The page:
The title “strong Black woman” is as misappropriated and tossed around as the word “hater.” If you simply continue to exist in the face of some great personal challenge or tragedy, someone will call you a strong Black woman (see: Chris Brown referring to his mother as one on “Larry King Live”). If you don’t have any very obvious inability to support yourself, or some glaring character deficiency, someone will call you a strong Black woman. Joan Morgan runs the voodoo down on the SBW madness quite lovely in When Chickenheads Come Home To Roost. Do yourself a favor if you haven’t already and read that, sis/bro.
I never wanted to be a “strong Black woman”; in fact, I bristle when people call me one. I’m Black and I’m a woman and I happen to have a number of things about me that are strong: my mind, my personality, my resolve, etc. But putting them all together under that title reduces us to some sort of monolithical fembot who’s able to shoulder all burdens because she’s unable to feel. I don’t know about all of you, but my shoulders aren’t always broad enough for all your stuff and mine, and feeling? I like to feel. I need to feel.
Those three words form an umbrella that isn’t big enough to cover all that I am and all that I do. I decided this long ago. I allow myself the space to mourn, to ache, to emote. I’m sensitive when it comes to my own feelings as well as to those of others. I don’t do emotional auto-pilot. When my stuff is out of sorts, you gotta let me cope with that and be all in. While I’m no fragile flower, I have found that when “I need a space to fall apart” (c) Cree Summer, it’s best for all parties involved to let me have that.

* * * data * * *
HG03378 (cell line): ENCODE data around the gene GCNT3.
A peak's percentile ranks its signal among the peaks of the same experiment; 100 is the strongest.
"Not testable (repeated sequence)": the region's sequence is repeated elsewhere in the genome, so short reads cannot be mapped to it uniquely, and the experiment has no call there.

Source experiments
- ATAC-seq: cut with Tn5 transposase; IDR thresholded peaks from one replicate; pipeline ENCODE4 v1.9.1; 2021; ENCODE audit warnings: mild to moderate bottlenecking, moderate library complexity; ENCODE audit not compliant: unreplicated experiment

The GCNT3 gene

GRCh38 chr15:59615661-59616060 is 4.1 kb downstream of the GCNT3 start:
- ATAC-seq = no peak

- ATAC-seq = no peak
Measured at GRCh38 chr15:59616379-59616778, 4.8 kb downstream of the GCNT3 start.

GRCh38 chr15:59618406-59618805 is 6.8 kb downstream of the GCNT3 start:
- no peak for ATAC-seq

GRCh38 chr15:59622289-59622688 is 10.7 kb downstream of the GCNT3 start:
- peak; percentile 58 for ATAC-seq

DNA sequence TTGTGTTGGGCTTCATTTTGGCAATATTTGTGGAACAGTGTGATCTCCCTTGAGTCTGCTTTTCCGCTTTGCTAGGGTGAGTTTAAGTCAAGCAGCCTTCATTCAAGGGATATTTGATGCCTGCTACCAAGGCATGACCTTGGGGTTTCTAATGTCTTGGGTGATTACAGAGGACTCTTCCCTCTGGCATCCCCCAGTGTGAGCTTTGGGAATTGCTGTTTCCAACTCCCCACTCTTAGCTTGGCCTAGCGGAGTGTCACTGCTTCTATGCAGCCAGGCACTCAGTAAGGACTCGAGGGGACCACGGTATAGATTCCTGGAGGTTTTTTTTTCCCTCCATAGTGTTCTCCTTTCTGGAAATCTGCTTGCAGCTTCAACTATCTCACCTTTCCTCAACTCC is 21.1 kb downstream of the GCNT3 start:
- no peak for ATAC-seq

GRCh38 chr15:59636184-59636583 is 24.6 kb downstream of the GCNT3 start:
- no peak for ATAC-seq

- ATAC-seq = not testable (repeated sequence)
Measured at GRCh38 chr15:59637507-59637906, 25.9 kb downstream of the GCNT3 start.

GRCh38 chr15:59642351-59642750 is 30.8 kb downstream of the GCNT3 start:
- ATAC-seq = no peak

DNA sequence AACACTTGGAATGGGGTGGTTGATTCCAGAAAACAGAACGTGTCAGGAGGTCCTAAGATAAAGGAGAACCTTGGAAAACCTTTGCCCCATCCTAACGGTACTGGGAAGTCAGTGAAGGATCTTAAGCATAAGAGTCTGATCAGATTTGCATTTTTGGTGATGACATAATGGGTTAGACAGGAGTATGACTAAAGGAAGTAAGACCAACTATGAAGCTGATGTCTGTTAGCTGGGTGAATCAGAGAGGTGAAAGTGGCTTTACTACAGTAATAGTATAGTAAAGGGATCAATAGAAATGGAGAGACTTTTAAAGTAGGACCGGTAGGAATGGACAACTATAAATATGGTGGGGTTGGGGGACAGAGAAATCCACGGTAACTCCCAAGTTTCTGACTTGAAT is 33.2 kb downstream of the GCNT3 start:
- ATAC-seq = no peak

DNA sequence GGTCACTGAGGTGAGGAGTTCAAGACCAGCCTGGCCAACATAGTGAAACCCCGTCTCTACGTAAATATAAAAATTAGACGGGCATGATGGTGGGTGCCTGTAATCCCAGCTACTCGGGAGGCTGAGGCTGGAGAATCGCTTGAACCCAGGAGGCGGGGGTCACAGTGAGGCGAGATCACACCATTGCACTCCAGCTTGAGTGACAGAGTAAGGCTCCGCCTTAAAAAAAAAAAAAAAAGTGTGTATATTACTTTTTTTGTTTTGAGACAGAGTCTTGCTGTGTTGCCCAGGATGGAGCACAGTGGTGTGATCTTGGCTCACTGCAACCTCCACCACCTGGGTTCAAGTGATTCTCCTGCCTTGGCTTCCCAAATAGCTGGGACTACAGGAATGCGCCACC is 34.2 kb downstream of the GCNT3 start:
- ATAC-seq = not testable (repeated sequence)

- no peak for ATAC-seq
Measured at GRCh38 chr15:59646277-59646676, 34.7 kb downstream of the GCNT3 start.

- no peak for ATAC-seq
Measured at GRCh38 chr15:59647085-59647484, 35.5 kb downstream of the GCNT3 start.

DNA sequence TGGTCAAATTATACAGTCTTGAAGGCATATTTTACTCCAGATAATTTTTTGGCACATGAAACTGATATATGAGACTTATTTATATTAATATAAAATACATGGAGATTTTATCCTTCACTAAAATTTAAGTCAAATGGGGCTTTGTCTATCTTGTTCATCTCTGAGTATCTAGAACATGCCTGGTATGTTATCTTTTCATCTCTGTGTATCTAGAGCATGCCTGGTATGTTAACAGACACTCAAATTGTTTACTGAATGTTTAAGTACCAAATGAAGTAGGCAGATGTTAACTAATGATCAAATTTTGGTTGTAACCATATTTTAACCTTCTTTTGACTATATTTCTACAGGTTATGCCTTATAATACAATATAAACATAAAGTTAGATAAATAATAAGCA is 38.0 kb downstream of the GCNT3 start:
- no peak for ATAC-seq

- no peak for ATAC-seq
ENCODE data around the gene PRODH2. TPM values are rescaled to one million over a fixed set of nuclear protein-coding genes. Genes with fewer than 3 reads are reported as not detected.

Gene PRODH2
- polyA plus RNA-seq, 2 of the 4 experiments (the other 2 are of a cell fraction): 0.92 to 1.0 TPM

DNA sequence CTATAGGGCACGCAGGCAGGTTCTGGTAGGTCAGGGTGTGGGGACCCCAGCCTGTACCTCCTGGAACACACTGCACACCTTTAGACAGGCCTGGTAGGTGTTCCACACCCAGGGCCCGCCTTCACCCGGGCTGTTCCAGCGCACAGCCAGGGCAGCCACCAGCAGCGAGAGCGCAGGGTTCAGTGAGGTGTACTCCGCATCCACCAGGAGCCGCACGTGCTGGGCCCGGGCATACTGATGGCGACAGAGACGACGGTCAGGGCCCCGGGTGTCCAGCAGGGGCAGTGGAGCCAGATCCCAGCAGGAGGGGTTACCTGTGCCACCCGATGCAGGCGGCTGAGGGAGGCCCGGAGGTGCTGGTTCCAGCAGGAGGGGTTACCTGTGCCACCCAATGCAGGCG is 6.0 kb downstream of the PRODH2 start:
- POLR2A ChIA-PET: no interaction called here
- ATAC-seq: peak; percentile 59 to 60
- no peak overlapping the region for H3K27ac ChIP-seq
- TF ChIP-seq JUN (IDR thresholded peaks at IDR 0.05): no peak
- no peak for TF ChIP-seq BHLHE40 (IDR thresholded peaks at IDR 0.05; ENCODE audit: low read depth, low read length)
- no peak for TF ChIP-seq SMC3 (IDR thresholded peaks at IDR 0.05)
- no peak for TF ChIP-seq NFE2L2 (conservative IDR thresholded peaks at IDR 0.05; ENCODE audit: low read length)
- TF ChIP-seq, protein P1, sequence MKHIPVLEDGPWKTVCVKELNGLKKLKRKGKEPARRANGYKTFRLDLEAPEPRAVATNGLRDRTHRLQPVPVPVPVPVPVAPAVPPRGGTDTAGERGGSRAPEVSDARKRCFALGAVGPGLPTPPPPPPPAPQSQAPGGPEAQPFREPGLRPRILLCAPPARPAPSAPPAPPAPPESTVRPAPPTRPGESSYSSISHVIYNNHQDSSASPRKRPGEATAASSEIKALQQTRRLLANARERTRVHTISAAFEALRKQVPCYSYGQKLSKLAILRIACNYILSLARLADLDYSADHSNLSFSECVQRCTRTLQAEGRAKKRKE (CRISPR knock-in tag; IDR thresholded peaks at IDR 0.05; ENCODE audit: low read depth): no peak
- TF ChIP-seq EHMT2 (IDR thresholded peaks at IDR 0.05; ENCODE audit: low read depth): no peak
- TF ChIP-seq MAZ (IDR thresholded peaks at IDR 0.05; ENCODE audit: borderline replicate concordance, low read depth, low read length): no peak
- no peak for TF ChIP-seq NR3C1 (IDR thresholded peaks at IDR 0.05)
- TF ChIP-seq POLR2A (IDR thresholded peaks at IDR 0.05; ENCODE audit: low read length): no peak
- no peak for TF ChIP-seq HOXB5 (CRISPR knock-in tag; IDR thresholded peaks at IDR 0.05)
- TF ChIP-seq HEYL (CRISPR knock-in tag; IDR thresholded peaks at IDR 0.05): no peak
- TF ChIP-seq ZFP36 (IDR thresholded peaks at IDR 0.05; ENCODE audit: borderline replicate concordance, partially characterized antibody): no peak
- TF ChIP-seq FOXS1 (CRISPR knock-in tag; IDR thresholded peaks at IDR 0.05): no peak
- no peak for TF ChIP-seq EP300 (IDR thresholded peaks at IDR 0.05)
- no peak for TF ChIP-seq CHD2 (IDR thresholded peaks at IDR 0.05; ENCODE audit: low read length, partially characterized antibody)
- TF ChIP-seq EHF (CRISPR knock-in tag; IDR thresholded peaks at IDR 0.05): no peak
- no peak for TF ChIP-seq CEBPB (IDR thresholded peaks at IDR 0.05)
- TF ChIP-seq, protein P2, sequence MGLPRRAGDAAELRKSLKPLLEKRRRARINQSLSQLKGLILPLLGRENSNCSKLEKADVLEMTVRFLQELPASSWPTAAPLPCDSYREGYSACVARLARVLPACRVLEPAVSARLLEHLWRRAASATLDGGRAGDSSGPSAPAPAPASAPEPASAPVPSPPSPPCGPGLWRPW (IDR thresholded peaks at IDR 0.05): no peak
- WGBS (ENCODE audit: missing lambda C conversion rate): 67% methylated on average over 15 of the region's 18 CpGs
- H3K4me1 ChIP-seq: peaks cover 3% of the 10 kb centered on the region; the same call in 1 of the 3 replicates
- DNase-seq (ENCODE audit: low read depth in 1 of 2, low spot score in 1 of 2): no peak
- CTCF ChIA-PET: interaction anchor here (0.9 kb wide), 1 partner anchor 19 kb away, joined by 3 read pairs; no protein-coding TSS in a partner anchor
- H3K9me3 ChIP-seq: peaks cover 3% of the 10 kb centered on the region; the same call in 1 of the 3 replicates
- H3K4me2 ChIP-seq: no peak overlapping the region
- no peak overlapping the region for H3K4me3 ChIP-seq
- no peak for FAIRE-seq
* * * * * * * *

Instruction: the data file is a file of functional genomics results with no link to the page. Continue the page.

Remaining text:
Yet I am constantly expected to be unbroken and hard. And I see so many other women who are willing to do it all and hold everyone down no matter what is going on with them. So many of our people have sipped the strong Black woman Kool-Aid and we don’t seem to realize that it’s all sugar, no supplement. It goes hand in hand with the dehumanized caricature of Black womanhood that was used to justify our enslavement, and it continues to make it too hard to breathe.